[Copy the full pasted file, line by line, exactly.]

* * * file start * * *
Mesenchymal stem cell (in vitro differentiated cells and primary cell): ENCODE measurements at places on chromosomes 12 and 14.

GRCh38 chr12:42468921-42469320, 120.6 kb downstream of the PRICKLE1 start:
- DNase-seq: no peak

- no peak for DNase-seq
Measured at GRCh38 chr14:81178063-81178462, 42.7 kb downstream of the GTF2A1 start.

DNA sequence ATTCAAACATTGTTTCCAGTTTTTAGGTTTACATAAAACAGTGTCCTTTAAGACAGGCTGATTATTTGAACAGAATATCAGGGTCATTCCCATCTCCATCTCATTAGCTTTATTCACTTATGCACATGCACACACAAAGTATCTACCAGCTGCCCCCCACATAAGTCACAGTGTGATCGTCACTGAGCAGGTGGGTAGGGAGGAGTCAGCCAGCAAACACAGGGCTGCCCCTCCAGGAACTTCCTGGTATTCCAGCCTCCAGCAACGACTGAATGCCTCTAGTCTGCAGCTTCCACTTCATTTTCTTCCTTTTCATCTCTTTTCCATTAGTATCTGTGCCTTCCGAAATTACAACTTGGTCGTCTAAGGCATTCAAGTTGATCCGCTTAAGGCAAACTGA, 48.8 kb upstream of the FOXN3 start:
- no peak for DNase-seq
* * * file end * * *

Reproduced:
Mesenchymal stem cell (in vitro differentiated cells and primary cell): ENCODE measurements at places on chromosomes 12 and 14.

GRCh38 chr12:42468921-42469320, 120.6 kb downstream of the PRICKLE1 start:
- DNase-seq: no peak

- no peak for DNase-seq
Measured at GRCh38 chr14:81178063-81178462, 42.7 kb downstream of the GTF2A1 start.

DNA sequence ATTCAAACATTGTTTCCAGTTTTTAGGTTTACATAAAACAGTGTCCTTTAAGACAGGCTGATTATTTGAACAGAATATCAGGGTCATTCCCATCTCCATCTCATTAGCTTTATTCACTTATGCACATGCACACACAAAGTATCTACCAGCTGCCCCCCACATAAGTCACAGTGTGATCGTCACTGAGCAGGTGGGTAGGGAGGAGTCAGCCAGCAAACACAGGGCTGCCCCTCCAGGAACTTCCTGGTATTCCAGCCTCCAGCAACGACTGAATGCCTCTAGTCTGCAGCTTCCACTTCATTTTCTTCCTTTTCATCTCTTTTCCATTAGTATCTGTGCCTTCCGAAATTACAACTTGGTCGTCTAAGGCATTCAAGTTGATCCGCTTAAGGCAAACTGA, 48.8 kb upstream of the FOXN3 start:
- no peak for DNase-seq